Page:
The first home-builders in the Whistler valley were not short of supplies. Many inhabitants came to the area to work in the logging industry. Constructing a cabin out of the surplus amount of good timber was simply common sense. Perhaps the greatest challenge was choosing where to build, as the number of available locations was seemingly endless. Once the area chosen was cleared, construction proceeded with the rudimentary techniques that were available. Trees were felled higher up on the mountain and dragged by horse down to a clearing.
Cedar, often referred to as the ‘tree of life’ is prized by the Lil’wat (Interior Salish peoples) and the Squamish (Coastal Salish peoples) for its innumerable uses. Respected from both a spiritual and practical perspective, only minimal amounts are harvested to ensure the tree’s continued survival. The early settlers of Whistler also recognized the tree’s value and used it in numerous building projects. The Lil’wat and Squamish peoples respected the trees and only used small amounts at a time in order not to kill the tree. Cedar used for housing would be formed into planks. In this state it could be more easily transported and used multiple times for dwelling structures throughout the territories. The types of structures would vary depending on the location and season. In comparison, the early pioneers felled trees with cross cut saws and the bark was peeled off by hand, later notched together by broad axe.
Trappers cabins were typically constructed in a semi-subterranean way, as they were more concerned with practicalities than aesthetics. Hastily and roughly constructed due to the number of different trap lines, the cabins were characterized by the lack of windows and only a single small doorway for an entrance. The floor of the cabin was built two feet down in the ground to keep the cabin warmer in the winter and cooler in the summer. A sturdily made roof of close-fitting poles was covered with a layer of soil.
Rainbow Lodge was built by Myrtle Philip and her family the Tapley’s who had journeyed to Alta Lake to help with construction. Myrtle’s husband, Alex Philip, remained in Vancouver, working to raise the funds for the project. The A-frame construction not only looked picturesque on the banks of the lake, it was also suitable for the Whistler area due to the steep, sloping roofs shedding the snow during the winter months. This style of housing has featured prominently in the Whistler area from the beginning of the community’s creation. Owners have certainly embraced the idea of not needing to worry about the heavy snow load. The A-frame has become an icon of Whistler’s architecture and to a certain extent a heritage symbol to the relatively young town. In many areas of the village such as Alta Vista, there are several examples of this style of house. Many have been adapted over the decades to accommodate year round accommodation with skylights, basements and additional wings being added. They are relatively easy to construct which enabled several lumber companies to create ‘do it yourself’ kits of materials ready to assemble.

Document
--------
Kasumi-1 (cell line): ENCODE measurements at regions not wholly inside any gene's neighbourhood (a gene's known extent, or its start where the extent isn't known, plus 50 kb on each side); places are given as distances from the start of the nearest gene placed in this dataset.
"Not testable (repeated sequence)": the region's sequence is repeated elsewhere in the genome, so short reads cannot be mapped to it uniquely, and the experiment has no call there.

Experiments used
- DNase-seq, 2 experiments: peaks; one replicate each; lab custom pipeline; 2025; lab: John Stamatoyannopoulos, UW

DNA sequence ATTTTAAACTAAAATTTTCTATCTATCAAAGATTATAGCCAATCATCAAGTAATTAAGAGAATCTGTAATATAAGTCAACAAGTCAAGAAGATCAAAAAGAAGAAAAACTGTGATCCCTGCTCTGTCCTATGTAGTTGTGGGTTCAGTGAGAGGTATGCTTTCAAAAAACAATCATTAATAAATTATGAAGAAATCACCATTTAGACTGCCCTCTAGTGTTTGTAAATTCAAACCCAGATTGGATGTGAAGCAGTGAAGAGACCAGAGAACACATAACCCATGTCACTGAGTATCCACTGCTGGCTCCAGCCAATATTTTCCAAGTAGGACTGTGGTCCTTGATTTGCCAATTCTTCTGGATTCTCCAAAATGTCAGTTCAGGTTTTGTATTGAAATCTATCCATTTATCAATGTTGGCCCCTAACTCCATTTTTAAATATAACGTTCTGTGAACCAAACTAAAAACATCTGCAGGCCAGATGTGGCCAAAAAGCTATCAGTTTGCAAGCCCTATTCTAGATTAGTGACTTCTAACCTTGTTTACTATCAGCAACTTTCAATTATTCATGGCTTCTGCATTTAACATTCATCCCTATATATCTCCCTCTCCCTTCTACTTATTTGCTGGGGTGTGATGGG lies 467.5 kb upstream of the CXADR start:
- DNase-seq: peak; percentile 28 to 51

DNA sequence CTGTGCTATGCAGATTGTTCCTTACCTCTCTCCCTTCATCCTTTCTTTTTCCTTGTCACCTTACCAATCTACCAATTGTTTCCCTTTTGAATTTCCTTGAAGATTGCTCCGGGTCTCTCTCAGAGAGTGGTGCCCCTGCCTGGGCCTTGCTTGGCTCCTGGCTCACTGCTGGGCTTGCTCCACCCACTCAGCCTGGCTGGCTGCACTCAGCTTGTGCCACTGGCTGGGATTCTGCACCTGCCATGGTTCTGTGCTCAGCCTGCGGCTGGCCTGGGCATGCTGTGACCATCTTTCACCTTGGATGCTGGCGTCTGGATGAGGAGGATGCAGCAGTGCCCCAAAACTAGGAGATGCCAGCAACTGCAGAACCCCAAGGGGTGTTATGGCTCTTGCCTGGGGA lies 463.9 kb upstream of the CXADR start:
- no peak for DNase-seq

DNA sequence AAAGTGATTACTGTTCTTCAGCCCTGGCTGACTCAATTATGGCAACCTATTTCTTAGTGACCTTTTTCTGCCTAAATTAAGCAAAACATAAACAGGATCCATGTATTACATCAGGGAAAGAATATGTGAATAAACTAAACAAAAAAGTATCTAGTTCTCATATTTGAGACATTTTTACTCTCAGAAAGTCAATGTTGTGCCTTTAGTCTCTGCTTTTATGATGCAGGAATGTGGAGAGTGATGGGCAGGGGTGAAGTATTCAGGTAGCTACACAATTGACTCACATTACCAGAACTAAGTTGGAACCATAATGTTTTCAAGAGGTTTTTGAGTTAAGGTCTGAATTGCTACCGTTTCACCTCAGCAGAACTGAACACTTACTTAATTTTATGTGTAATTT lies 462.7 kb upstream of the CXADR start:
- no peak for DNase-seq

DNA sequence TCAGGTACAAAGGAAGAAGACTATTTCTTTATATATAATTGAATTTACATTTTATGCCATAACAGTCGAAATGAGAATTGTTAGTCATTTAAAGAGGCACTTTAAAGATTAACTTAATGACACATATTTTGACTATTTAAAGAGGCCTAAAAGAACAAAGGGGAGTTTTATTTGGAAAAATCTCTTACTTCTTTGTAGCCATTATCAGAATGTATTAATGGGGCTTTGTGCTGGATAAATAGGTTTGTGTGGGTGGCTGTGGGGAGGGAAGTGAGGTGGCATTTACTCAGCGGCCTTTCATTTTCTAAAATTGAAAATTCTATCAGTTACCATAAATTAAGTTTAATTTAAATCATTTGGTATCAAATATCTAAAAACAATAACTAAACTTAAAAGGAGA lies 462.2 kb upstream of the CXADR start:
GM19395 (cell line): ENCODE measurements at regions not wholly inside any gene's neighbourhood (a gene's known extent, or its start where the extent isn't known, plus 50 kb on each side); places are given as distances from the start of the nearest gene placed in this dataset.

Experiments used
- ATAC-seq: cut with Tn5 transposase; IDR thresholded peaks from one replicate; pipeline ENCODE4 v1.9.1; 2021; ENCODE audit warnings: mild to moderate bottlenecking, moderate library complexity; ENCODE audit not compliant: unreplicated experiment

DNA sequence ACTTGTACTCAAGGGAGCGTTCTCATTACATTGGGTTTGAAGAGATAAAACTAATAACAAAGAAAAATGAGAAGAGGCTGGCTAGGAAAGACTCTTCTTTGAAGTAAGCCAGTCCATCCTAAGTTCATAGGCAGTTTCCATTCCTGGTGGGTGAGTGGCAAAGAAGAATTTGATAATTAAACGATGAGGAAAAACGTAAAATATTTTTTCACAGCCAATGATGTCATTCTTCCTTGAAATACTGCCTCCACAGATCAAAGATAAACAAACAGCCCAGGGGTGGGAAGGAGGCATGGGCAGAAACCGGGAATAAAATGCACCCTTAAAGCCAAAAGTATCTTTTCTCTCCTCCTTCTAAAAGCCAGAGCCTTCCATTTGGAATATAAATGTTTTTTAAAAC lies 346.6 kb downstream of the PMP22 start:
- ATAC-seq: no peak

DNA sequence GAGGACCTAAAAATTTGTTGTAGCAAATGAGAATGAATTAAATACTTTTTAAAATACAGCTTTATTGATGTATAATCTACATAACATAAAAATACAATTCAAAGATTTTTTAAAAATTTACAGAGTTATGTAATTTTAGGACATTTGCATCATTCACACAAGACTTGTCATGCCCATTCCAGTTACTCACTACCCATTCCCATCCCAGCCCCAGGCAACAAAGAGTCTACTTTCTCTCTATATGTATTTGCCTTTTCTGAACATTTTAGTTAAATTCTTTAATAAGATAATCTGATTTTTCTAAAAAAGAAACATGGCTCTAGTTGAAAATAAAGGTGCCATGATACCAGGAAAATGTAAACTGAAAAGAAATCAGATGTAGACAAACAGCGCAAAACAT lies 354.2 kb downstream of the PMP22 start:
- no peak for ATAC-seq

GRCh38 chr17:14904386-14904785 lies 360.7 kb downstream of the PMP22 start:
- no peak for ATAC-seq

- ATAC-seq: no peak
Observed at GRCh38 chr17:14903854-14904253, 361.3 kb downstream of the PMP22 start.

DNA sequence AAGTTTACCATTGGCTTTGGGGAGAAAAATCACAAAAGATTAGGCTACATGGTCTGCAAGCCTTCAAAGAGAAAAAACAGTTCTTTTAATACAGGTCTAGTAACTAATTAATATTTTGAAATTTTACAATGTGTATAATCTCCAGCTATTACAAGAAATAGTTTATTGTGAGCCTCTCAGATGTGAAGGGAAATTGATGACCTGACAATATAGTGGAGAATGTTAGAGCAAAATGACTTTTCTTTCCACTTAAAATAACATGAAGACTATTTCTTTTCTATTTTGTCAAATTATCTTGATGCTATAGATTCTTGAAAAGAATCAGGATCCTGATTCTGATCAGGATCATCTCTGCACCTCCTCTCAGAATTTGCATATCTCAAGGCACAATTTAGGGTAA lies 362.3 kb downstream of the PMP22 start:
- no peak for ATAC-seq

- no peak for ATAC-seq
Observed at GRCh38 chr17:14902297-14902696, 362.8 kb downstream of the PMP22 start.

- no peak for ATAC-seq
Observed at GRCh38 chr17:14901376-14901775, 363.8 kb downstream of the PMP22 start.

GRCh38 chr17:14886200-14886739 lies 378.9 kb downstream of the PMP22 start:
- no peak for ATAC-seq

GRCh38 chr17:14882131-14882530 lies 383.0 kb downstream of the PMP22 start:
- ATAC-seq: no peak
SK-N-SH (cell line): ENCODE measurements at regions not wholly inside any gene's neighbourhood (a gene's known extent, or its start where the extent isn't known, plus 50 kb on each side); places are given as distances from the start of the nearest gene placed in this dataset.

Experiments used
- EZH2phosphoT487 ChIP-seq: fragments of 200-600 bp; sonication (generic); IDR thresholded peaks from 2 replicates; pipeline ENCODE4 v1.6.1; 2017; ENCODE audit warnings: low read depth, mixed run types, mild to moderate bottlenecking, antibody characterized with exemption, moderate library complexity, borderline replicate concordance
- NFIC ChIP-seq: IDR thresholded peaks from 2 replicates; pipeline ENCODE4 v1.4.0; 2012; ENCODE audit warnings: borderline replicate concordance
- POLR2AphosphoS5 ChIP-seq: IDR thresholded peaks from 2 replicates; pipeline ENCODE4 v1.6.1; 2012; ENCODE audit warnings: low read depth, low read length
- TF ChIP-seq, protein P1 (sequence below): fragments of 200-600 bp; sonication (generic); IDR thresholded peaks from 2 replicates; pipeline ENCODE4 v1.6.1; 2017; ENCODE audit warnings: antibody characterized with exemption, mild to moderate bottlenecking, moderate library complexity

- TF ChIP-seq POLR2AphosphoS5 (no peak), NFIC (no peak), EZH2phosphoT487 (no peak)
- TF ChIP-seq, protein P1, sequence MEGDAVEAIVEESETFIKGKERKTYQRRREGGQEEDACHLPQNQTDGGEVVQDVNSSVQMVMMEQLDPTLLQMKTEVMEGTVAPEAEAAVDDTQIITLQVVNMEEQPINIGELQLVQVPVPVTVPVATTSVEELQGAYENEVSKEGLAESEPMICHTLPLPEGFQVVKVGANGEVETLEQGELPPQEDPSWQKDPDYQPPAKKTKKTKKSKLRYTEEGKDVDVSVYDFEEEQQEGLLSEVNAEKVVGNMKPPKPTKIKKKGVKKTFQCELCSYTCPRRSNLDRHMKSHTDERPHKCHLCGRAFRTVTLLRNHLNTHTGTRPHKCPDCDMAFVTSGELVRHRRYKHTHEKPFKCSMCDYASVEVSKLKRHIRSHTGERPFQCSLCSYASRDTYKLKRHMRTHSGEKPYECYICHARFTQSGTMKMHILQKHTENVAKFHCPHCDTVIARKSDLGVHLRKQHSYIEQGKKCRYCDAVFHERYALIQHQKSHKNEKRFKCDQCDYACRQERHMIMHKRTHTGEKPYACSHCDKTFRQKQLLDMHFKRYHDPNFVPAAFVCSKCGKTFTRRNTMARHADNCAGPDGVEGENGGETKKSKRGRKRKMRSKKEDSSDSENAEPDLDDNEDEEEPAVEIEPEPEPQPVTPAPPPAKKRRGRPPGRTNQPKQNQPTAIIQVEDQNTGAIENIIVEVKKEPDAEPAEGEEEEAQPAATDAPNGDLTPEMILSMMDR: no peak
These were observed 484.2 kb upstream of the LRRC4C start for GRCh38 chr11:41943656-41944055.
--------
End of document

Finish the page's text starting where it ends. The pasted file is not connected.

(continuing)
Many people during the 1960s and 70s battled with the authorities after setting up illegal homes in the woods. These free spirited hippies were more frequently known as the Whistler ‘squatters.’ The squats were no tent city, but fully fledged log cabins. People travelled from all over Canada to come to a place where the beauty of the land would enchant them away from their mainstream lives. Cheakamus River near Function Junction and behind the old garbage dump at Fitzsimmons Creek were the more popular areas for the squatters’ cabins. Certain people created homes within old trappers cabins, recycled from one squatter to the other.
The most notorious squat, ‘Munsterville,’ was built by Andy Munster in 1975, made known from a captivating photograph of his home and care-free looking friends. It demonstrates how luxurious a make-shift cabin could be. Munster’s home was the first house in the modern village and was built when the population in Whistler consisted of only a few hundred people. The squat was a mixture of found objects, a porch was made with abandoned lumber at the Soo Valley logging camp, they even found old-fashioned French windows and constructed a wood heated sauna beside Fitzsimmons Creek! Andy was extremely resourceful and found all the materials to build with from the surrounding area. The garbage dump also proved to be beneficial. Once the house was completed it supposedly cost less than fifty dollars with the roof being the sole purchase. In an interview in 2009 Munster talked about creating his home:
We didn’t want anything in the house that were plastics or artificial, it had to be all wood and natural materials, recycled. Both of us agreed. We didn’t have any money you know…so everything actually came from the dump. It’s amazing.[i]
[i] Andy Munster interviewed in 2009